Most baking recipes state 'margarine or butter' as a regular ingredient. I always used margarine in America, as did most of the people I ever knew, as real butter was quite expensive and hard to work with. Here in NZ, since dairy products are one of the top exports (except to the US, where they are not allowed in), I buy real butter to do all my baking. I can buy 500g (about a pound) of butter on sale for $3.99. The spread (real butter combined with oil to make it spreadable) that the family likes to use for everyday use costs just over $5.00 for 500g. Go figure.

I have always noted that crime in NZ is probably as low as it is because there is no place to hide. The whole of New Zealand is not quite 104,000 square miles, about the size of Colorado, and then that area is divided into two main islands. Apparently, an alleged Chinese murderer though it was to his advantage to run to China to blend in. Makes sense since it's so populated. Didn't work. I, for one, am impressed. Hubby and I agree that he should be tried in China. 'Nuff said.

It has rained so much the last month or so that all the spring-blooming plants in the garden and my spring bulbs that I just planted have decided winter is done and it's time to bloom!


It's all his fault

Anybody who takes as many drive-by pictures as I do knows that photos don't all come out great. Some are fuzzy, some have the car hood bonnet as the biggest thing in the photo, some have sun spots, some have a quarter of the photo with your camera's reflection in the rear-view mirror. There are also trees, huge rocks and  bushes that end up the focal point of what could be a great shot. 

But, I'm sure we all know, the biggest problem that occurs when you are getting close to civilization is poles. Light poles, telephone poles, doesn't matter. They all seem to jump in front of my lens as I pass by.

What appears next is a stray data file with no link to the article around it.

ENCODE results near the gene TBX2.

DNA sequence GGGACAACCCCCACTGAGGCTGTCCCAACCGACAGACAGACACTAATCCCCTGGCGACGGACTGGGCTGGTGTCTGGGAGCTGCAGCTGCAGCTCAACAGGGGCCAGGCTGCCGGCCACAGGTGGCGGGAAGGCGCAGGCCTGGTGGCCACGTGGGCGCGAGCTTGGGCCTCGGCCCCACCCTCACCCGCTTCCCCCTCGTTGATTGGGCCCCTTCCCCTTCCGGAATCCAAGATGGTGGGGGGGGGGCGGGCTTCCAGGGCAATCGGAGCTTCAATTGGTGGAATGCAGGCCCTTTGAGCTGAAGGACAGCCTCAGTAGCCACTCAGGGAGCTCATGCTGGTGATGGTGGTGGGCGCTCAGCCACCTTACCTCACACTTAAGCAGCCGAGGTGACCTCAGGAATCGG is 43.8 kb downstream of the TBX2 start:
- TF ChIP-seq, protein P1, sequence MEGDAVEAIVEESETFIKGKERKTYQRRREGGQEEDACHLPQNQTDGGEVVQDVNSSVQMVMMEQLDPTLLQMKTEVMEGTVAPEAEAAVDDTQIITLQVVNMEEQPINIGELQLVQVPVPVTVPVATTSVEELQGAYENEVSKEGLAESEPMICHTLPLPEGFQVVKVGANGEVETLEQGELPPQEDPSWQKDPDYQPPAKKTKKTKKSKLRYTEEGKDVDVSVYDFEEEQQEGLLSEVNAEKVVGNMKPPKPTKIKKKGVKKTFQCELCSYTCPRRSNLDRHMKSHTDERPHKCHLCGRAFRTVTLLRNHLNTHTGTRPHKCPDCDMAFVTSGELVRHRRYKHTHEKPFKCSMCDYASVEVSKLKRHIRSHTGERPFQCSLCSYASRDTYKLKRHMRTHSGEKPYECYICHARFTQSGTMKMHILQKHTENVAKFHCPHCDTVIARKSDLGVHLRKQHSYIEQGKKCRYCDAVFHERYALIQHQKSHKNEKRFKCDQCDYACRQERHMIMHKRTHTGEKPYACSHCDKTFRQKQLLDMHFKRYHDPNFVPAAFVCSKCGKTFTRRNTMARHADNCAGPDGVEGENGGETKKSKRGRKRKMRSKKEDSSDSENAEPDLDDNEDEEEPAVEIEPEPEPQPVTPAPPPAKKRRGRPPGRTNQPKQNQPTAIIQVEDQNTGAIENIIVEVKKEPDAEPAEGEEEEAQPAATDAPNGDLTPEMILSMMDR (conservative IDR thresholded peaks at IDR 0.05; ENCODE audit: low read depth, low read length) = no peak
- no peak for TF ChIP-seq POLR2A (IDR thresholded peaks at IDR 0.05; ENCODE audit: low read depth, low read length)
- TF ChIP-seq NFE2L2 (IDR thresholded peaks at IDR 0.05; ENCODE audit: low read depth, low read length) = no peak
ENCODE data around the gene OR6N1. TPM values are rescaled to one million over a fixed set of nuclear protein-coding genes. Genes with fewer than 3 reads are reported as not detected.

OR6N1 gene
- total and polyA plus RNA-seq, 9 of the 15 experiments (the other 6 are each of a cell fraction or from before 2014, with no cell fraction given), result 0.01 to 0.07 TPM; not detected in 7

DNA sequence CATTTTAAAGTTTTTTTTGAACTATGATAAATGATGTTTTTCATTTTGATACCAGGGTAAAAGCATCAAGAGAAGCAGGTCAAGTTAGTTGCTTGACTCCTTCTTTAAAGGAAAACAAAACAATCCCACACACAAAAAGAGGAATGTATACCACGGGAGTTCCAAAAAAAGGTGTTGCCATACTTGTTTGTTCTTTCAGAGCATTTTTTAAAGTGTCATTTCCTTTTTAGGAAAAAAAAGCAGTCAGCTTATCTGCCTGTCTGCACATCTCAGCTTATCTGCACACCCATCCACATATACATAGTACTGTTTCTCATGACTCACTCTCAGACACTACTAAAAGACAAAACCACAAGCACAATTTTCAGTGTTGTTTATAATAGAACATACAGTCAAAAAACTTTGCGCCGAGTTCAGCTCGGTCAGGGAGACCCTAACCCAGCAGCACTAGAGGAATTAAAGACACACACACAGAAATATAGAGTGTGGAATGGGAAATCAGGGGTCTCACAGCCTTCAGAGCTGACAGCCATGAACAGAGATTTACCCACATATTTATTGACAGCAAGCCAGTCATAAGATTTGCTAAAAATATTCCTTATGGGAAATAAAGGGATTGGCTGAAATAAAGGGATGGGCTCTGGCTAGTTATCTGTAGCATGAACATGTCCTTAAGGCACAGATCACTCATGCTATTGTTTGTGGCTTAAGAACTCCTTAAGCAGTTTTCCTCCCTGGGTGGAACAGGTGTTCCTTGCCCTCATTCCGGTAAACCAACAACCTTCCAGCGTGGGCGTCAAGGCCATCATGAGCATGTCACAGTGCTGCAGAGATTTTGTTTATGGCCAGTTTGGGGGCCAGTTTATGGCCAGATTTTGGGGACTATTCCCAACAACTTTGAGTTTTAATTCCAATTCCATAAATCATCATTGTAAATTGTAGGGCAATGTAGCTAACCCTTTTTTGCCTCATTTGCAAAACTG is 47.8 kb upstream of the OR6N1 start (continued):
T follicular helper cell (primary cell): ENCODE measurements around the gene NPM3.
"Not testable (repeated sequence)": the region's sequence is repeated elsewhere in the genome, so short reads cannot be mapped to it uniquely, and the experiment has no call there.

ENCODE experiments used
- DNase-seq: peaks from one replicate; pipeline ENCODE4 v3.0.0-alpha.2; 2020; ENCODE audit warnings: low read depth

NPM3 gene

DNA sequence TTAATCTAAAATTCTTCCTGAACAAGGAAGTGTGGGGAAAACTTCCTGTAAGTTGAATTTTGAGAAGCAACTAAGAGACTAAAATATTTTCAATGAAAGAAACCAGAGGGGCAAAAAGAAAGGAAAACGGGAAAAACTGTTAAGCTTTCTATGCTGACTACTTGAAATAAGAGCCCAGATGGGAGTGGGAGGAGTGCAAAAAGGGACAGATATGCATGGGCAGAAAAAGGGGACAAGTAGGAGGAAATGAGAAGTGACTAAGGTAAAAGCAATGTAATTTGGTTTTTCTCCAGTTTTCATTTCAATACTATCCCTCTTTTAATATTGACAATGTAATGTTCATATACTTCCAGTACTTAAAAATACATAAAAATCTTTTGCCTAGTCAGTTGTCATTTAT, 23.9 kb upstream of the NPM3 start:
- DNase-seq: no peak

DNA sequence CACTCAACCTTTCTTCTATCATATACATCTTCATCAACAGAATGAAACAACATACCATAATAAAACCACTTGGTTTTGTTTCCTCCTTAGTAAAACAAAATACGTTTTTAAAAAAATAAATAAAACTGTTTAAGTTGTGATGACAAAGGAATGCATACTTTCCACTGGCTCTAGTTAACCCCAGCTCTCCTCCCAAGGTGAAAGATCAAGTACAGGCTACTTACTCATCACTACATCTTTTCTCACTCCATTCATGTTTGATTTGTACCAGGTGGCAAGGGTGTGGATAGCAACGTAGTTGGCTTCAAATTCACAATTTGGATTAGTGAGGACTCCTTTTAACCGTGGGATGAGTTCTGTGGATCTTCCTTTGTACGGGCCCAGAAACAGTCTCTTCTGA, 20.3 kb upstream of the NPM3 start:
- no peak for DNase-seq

Well, I have found the reason they ruin most of my out-the-window photos and it's this truck driver's fault!  As if there aren't enough poles to mess up my photos (like the one in the middle of the shot below),  he's taking more to be put by the side of the roads! I tried to get Hubby to catch up so I could yell at him, but, in all his great wisdom, Hubby declined.

I guess I will have to actually stop the car and get out for photos. Eventually. But, until then, I'm grateful for digital shots so I can delete them without anybody knowing how embarrassed I feel.


Murphy's Law, expanded

 Law of Mechanical Repair After your hands become coated with grease, your nose will begin to itch and you'll have to pee. 
 Law of Gravity Any tool, nut, bolt, screw, when dropped, will roll to the least accessible corner. 

Law of Probability -The probability of being watched is directly proportional to the stupidity of your act. 
 Law of Random Numbers - If you dial a wrong number, you never get a busy signal and someone always answers. 

 Law of the Alibi If you tell the boss you were late for work because you had a flat tire, the very next morning you will have a flat tire.
 Variation Law If you change lines (or traffic lanes), the one you were in will always move faster than the one you are in now (works every time). 

 Law of the Bath - When the body is fully immersed in water, the telephone rings. 

 Law of Close Encounters -The probability of meeting someone you know increases dramatically when you are with someone you don't want to be seen with. 

 Law of the Result When you try to prove to someone that a machine won't work, it will. 

 Law of Biomechanics The severity of the itch is inversely proportional to the reach. 

 Law of the Theater and Hockey Arena - At any event, the people whose seats are furthest from the aisle, always arrive last. They are the ones who will leave their seats several times to go for food, beer, or the toilet and who leave early before the end of the performance or the game is over. The folks in the aisle seats come early, never move once, have long gangly legs or big bellies, and stay to the bitter end of the performance. The aisle people also are very surly folk. 

The Coffee Law - As soon as you sit down to a cup of hot coffee, your boss will ask you to do something which will last until the coffee is cold. 

 Murphy's Law of Lockers - If there are only two people in a locker room, they will have adjacent lockers. 

 Law of Physical Surfaces The chances of an open-faced jelly sandwich landing face down on a floor, are directly correlated to the newness and cost of the carpet or rug.